Vogus and Lindsay argued that despite the rising costs, a college education isn’t worth what it used to be for students or the state. Too many degree plans don’t lead to good jobs, and too many needs in the workforce aren’t being filled. Surveys indicate that students are studying less but earning a lot more A’s, and it’s not because they’ve become smarter. We’re told that, even if the world changes, college is supposed to make students more well-rounded and teach lifelong critical thinking and reasoning skills. But a 2011 report, “Academically Adrift,” found that’s often not the case. As measured by the Collegiate Learning Assessment, 36 percent of college grads didn’t show any improvement in those areas after four years of college.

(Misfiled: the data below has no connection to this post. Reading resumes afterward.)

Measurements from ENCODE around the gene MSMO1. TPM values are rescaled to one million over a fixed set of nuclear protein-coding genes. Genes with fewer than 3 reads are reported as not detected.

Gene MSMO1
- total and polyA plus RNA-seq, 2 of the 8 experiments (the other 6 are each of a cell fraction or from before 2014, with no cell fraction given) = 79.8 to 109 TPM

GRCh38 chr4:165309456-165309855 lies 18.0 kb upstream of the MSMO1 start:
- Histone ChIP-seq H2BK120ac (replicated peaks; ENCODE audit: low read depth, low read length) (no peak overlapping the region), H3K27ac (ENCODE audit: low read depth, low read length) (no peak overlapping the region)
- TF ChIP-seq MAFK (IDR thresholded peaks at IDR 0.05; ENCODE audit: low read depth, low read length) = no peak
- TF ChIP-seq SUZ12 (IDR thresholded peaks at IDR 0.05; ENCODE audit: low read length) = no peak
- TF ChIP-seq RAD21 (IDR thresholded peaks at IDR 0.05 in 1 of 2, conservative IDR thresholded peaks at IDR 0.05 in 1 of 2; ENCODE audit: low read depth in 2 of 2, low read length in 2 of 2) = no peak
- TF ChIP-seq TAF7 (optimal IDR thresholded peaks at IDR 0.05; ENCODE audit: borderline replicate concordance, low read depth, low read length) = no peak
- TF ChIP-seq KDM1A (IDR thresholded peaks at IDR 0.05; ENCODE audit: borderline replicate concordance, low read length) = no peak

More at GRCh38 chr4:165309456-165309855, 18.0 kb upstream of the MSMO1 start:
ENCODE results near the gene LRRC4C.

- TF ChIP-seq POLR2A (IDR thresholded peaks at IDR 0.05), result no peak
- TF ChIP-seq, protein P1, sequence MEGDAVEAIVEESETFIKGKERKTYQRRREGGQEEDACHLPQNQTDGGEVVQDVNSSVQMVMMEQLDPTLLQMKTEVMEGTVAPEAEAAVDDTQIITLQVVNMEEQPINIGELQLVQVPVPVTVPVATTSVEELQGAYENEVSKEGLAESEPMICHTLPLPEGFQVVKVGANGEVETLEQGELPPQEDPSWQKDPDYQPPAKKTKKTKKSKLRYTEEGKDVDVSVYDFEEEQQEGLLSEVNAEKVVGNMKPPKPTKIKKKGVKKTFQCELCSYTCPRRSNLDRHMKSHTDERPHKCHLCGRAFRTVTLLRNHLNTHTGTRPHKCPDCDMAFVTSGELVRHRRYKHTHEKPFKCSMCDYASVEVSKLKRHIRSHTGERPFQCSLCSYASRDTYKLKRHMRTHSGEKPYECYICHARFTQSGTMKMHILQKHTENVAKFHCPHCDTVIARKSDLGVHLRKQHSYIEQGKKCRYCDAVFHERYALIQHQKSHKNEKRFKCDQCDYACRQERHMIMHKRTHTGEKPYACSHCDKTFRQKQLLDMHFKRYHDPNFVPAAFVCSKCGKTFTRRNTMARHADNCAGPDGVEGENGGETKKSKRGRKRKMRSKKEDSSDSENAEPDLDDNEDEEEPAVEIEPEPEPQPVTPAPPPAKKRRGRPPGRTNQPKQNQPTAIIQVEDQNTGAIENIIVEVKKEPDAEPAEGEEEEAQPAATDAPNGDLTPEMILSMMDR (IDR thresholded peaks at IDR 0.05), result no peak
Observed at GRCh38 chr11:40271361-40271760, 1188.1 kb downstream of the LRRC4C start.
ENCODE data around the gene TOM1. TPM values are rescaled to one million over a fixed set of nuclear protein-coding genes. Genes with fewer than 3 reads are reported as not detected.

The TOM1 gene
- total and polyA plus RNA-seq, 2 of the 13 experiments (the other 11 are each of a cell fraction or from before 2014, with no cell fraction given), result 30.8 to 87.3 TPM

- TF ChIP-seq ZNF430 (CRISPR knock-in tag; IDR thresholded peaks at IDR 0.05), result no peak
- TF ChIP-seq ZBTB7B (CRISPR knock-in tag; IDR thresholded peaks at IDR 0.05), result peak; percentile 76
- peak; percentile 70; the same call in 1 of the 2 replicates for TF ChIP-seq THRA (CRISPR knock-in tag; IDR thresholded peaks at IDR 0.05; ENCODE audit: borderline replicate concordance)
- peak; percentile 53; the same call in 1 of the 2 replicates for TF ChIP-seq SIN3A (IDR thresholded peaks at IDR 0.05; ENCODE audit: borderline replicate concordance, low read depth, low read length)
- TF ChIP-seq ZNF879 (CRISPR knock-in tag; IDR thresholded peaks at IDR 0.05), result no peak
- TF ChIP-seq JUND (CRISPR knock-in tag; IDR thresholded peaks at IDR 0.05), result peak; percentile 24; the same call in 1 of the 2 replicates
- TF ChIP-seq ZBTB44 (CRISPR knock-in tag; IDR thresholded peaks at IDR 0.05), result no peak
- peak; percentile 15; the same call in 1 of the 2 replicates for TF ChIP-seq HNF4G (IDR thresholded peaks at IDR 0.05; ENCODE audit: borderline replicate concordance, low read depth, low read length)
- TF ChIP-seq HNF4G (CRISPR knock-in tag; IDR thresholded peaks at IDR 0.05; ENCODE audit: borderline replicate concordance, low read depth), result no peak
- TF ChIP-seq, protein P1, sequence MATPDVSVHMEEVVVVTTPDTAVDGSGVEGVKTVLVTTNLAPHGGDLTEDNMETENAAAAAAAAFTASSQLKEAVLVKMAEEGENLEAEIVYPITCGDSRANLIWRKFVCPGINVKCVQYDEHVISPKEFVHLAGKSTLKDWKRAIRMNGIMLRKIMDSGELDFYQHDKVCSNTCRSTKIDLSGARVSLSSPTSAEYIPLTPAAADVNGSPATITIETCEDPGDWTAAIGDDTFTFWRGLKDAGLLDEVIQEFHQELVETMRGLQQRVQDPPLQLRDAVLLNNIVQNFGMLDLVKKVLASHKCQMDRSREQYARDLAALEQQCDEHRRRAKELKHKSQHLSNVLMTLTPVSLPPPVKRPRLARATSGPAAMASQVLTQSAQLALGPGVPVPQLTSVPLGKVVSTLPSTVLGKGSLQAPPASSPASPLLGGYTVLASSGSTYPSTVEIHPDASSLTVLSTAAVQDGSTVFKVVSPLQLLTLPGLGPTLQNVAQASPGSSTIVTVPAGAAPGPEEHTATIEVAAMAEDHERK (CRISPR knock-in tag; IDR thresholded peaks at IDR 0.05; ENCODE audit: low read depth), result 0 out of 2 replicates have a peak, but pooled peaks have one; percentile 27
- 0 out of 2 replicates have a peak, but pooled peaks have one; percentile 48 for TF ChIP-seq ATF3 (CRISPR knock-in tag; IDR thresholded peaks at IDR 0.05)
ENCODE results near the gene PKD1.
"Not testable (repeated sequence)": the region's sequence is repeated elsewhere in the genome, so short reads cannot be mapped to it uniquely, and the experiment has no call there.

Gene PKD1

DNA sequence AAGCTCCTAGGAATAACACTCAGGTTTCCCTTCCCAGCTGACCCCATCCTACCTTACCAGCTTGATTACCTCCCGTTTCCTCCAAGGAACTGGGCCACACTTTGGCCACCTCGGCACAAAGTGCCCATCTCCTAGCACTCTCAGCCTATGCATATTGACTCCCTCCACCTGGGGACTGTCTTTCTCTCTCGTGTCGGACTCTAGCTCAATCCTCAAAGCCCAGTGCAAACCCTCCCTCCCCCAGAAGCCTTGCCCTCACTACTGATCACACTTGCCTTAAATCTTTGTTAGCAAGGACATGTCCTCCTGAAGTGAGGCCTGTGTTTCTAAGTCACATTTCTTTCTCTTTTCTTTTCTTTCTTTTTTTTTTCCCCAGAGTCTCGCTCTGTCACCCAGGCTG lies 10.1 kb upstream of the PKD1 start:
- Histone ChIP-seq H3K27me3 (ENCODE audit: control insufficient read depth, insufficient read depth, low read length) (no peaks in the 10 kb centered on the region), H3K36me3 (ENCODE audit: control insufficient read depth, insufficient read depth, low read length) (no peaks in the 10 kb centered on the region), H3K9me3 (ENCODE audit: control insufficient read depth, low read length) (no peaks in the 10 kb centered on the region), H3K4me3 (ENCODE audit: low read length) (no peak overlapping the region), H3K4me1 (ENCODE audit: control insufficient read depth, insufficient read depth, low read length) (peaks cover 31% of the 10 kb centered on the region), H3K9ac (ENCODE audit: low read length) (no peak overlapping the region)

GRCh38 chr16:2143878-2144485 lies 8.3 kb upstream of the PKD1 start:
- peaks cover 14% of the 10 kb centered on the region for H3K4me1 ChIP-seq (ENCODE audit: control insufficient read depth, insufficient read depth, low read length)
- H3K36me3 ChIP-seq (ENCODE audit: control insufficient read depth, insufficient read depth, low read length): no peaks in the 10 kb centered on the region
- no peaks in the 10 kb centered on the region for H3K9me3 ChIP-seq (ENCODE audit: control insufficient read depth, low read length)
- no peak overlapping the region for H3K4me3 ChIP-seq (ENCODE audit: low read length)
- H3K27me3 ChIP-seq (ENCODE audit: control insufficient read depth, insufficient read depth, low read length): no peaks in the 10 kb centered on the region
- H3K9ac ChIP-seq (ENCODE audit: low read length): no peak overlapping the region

Dr. Chuck Welch, president of the Arkansas State University System, defended the value of a college education as “still the greatest investment I’ve ever made in my entire life or ever will make in my entire life.” He pointed out that college graduates as a group make much higher incomes, are less likely to be incarcerated or be dependent on food stamps, and even live longer than those whose education stopped after high school.

In that respect, the numbers are clear, but the cause and effect relationship is not. Do college graduates earn more money because they have a degree? Or is it because they’re more likely to come from wealthier, educated families? In other words, did college put them on second base, or were they born there?